Pool training: Lap swim for freediving
Once I started teaching, I began to realize that for new divers without a swimming background, the whole process of going to a community pool lap swim can be intimidating, and while they may have figured out that all top ocean and depth freedivers train to varying degrees in pools, the new diver may not be sure where to start.
Here's some tips, useful not only to freedivers who have no history of pool training, but also for freedivers who may be quite at home in a lap swim but looking for the best way to train specifically for ocean/depth diving in a swimming pool.
1) Don't even think about doing unsupervised static training or max attempts at a lap swim. A lifeguard does not count as 'supervision', only a trained buddy who is watching you and only you, and within arms reach of you (or closer) is 'supervision'.
Same goes for max distance attempts. It is not necessary or desirable to always train to failure in freediving. Some 'old-timers' did train this way (with proper safety present) but most modern freedivers practice a higher volume/lower intensity type training which is safer, less mentally exhausting, and more beneficial. We know it works because we've seen big jumps in freediving records within the last 15 years as divers began shifting to this training philosophy. Many top divers never even attempt 'max' swims outside of competition, or they perform max attempts and target swims only immediately before competition during the taper phase of their training.
Apnea training should always be done with a training buddy.
2) Do explore interval training. Instead of going to a pool and just doing X number of laps, break it up into timed intervals. All swim training is done this way, and it's closer to the way we actually freedive in the ocean. In an ocean environment, our energy output is constantly changing, and we mix aerobic activity (surface swimming for instance) with anaerobic activity (diving).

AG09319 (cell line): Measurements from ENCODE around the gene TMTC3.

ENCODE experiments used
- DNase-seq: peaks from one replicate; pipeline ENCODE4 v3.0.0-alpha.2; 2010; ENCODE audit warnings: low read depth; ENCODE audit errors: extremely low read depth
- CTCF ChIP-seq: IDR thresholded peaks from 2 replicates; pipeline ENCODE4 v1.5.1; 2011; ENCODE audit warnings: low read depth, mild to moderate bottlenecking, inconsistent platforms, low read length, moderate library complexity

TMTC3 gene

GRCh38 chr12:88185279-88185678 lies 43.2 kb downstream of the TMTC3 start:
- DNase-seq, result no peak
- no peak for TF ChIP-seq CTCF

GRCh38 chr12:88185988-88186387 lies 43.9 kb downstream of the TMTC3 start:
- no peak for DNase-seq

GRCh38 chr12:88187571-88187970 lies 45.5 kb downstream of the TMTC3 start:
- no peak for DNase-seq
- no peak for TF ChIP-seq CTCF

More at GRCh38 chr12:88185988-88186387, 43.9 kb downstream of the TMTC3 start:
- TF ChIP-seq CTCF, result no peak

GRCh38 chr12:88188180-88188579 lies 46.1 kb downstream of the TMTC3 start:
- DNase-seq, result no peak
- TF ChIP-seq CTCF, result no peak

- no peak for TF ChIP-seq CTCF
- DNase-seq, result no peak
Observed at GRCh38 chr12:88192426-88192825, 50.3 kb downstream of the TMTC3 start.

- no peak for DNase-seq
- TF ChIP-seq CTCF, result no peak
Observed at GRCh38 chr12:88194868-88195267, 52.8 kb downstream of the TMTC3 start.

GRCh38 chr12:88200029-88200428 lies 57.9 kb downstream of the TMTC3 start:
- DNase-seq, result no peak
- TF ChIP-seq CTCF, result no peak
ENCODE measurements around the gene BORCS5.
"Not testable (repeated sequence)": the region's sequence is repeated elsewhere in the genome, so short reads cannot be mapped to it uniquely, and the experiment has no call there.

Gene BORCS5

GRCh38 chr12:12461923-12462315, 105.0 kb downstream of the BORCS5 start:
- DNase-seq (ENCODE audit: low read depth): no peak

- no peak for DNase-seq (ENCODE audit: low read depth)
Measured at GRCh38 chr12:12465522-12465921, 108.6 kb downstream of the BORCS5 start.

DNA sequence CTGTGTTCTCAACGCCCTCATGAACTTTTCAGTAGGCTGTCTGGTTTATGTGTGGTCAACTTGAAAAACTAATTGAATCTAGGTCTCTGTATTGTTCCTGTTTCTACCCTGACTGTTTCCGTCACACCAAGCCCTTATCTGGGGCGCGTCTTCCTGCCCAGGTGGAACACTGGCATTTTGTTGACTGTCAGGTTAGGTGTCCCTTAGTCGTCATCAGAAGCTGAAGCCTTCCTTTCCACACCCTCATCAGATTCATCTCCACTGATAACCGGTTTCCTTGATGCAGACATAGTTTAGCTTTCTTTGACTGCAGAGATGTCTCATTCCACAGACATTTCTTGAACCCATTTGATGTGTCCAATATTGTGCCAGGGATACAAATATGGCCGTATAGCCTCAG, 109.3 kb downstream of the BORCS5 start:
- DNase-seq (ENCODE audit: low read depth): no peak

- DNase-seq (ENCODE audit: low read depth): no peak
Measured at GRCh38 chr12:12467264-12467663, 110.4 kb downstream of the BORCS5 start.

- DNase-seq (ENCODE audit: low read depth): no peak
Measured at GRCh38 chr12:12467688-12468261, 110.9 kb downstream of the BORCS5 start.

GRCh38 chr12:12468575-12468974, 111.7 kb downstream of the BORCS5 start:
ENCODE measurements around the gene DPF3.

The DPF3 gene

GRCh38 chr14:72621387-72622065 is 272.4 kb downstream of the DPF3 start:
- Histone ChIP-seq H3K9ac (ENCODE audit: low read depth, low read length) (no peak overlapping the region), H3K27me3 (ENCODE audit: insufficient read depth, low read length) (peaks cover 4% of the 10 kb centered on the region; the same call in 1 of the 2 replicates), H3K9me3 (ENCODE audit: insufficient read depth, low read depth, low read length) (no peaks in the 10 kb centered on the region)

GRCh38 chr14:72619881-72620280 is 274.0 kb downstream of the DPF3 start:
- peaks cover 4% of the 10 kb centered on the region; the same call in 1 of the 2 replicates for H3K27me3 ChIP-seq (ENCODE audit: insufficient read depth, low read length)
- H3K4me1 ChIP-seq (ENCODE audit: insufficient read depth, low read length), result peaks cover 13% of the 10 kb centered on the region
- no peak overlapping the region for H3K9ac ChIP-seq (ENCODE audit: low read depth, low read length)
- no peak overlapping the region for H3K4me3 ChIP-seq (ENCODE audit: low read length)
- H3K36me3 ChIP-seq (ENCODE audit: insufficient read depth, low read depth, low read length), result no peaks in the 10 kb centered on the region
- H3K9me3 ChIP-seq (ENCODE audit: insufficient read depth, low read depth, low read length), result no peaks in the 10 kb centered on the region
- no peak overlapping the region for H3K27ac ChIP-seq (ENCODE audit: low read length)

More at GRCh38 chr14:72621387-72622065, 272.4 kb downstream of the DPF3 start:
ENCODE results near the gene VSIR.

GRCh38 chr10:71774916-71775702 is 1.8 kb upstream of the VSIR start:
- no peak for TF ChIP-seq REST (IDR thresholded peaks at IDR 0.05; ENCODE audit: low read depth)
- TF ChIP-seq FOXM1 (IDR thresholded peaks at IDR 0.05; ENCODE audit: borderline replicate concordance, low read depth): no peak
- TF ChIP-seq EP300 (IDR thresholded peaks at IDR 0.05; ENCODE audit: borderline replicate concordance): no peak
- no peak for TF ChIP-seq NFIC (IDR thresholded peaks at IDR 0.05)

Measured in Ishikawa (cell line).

Most pools advertised as 'Olympic sized' are actually 25 yards long (a modern Olympic pool is actually 50 meters long). Interval swim workouts are usually written by number of repetitions, distance, time interval, and stroke. So for instance,
6 x 50 @ 1:30 crawl ('Six fifties crawl on the one thirty.')
would mean to repeat a 50 yard swim (2 laps in a 25 yard pool) six times, with a minute and a half between each start, swimming crawl stroke. So the total set would take 9 minutes to complete. It's worth noting the minute and a half interval is NOT the length of time to rest BETWEEN each 50 yards but the total time allotted for each 50. So if I finish the first 50 yard repetition in 45 seconds, I'd have 45 seconds to rest before I start the next one. Likewise if I spend 60 seconds on the swim, I'd have 30 seconds rest before the next one. For some freedive training I will use a different style interval but most of my training is done in this style. The clock keeps me honest, and by performing a large number of swims this way I can get a larger sample size for testing different styles, techniques, and pace variations.